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Preface - Pg. xix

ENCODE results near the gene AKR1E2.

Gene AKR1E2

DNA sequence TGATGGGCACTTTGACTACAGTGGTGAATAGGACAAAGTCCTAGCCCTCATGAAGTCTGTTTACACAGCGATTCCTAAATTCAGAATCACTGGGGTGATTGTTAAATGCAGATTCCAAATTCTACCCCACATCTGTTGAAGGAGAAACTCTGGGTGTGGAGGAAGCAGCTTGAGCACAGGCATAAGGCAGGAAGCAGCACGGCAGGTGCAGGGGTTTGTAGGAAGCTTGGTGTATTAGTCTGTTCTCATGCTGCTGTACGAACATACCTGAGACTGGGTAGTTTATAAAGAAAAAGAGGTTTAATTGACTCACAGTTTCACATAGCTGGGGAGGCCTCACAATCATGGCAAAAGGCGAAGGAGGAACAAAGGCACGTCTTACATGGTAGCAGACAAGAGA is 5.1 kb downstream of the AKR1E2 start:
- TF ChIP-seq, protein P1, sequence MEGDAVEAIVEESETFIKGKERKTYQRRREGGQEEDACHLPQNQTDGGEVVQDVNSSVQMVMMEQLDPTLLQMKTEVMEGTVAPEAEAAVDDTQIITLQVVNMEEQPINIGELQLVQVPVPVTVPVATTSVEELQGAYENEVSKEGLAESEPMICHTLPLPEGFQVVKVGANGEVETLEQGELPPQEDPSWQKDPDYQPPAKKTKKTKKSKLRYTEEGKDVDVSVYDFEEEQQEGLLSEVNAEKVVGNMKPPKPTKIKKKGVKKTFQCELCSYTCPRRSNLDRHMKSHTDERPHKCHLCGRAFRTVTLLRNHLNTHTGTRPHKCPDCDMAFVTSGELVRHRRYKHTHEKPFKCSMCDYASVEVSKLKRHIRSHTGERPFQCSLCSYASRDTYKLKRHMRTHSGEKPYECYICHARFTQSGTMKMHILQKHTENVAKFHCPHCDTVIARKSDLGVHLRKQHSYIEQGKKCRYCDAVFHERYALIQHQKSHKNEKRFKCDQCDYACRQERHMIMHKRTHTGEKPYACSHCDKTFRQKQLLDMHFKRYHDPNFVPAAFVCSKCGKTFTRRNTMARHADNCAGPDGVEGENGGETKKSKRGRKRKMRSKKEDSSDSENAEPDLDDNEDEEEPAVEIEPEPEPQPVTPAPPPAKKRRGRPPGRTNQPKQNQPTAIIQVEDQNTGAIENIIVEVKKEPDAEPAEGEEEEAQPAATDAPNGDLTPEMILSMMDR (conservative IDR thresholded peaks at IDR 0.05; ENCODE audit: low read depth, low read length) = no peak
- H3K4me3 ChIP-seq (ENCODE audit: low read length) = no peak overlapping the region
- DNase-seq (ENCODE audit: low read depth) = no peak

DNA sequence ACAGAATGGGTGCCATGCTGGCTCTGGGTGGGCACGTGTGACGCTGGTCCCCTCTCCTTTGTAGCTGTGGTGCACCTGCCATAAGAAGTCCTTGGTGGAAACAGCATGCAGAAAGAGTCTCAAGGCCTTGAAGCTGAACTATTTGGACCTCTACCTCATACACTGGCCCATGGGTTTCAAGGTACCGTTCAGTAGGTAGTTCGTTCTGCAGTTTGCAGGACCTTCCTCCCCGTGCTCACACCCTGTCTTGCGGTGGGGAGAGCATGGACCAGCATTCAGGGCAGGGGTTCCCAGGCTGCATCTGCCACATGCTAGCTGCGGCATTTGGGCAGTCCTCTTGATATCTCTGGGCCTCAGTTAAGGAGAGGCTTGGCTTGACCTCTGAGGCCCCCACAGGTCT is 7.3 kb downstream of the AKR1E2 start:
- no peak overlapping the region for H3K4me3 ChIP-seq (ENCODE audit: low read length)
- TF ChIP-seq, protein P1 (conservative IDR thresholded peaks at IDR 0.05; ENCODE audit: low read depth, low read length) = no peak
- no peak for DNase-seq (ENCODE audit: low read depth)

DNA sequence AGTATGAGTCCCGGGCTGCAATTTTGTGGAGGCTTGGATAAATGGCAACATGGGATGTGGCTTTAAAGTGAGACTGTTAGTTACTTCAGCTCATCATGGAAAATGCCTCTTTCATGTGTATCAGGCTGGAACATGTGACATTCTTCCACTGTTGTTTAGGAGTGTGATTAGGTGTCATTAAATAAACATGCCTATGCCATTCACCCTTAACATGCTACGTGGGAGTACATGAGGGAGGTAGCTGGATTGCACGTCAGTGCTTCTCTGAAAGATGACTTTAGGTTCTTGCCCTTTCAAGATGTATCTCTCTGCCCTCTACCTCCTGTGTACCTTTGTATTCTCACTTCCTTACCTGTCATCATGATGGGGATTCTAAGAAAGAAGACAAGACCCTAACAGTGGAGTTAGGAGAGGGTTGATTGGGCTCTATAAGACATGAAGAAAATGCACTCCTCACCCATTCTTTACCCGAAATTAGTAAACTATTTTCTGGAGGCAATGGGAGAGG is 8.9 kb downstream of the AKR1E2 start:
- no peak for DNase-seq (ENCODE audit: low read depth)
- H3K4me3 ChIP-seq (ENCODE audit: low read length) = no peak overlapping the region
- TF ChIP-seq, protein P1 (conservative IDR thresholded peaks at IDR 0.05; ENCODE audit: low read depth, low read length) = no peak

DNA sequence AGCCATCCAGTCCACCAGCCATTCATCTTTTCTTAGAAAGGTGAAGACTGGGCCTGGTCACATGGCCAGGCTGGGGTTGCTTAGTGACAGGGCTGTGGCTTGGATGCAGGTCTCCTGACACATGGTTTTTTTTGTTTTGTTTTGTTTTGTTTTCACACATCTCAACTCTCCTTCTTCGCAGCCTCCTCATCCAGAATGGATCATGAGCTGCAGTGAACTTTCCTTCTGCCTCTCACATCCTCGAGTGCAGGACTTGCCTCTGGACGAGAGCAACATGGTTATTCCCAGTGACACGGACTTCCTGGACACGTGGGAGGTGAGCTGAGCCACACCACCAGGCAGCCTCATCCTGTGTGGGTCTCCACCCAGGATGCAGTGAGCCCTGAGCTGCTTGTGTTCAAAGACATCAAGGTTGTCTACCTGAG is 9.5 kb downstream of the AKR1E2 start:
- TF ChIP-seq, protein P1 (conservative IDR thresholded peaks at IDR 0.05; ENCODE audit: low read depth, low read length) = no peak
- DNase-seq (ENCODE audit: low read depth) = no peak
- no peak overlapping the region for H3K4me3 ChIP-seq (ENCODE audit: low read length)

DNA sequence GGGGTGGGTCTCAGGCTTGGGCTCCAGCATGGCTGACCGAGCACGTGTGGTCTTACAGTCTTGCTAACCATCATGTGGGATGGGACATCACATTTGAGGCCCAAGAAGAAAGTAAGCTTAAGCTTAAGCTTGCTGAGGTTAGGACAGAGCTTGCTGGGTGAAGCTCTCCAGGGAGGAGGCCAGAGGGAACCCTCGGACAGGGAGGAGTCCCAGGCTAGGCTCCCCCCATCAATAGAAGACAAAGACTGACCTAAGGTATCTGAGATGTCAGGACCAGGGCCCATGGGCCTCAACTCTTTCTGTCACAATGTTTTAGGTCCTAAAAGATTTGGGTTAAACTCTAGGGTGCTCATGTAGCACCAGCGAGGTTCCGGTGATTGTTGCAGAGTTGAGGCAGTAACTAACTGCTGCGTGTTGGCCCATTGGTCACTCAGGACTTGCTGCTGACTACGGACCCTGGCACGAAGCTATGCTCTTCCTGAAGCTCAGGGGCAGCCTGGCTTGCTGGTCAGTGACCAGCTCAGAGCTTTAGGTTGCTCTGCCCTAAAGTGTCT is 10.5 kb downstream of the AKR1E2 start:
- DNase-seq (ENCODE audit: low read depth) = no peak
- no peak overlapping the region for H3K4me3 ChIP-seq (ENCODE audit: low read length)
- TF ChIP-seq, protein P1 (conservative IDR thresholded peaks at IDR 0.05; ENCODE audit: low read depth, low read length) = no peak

preface I first came across the Java Portlet technology in 2006. I was working on a data ware- housing project, and data from different sources was managed by a portal application. My first encounter with the technology wasn't a pleasant one--I faced issues with inter-portlet communication, Ajax, file downloading, and so on. After a lot of strug- gles and analysis, I was able to get past the limitations inherent in Portlet 1.0 by build- ing ad hoc solutions involving Java servlets to address the business requirements. The design of these solutions resulted in a highly complex system that was hard to main- tain and understand. It left me feeling that the Java Portlet technology wasn't ready for developing web portals in the real world. But even though Portlet 1.0 ( JSR -168) had limitations, it didn't stop businesses from taking advantage of the benefits web portals offered--personalization and con- tent aggregation. The lack of support for some critical features in the Java Portlet technology meant that portlets had to rely on portal server­specific extensions, which resulted in portlets that were not portable across different portal servers and were not Portlet 1.0­compliant. In 2008, Portlet 2.0 ( JSR -286) was released, and it addressed the limitations that existed in Portlet 1.0. Portlet 2.0 was a major step forward in the adoption of Java Port- let technology. The portlet technology received a further boost when portlet bridges made it possible to develop applications using existing web frameworks like JSF , Wicket, Struts, and so on, without learning the Java Portlet technology. Towards the beginning of 2009, I started working on a portal project using Port- let 2.0. Unlike the early days, I no longer had to worry about developing Ajax port- lets or implement ad hoc approaches to perform inter-portlet communication. I felt xix